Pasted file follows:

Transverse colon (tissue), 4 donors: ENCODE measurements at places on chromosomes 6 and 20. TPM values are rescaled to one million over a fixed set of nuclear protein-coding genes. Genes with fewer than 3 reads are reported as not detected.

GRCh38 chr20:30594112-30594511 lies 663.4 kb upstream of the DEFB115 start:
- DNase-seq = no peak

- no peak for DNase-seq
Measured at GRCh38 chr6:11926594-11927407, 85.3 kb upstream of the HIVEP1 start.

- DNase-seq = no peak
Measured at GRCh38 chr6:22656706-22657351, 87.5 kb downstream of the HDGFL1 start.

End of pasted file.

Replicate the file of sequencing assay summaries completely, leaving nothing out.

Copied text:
Transverse colon (tissue), 4 donors: ENCODE measurements at places on chromosomes 6 and 20. TPM values are rescaled to one million over a fixed set of nuclear protein-coding genes. Genes with fewer than 3 reads are reported as not detected.

GRCh38 chr20:30594112-30594511 lies 663.4 kb upstream of the DEFB115 start:
- DNase-seq = no peak

- no peak for DNase-seq
Measured at GRCh38 chr6:11926594-11927407, 85.3 kb upstream of the HIVEP1 start.

- DNase-seq = no peak
Measured at GRCh38 chr6:22656706-22657351, 87.5 kb downstream of the HDGFL1 start.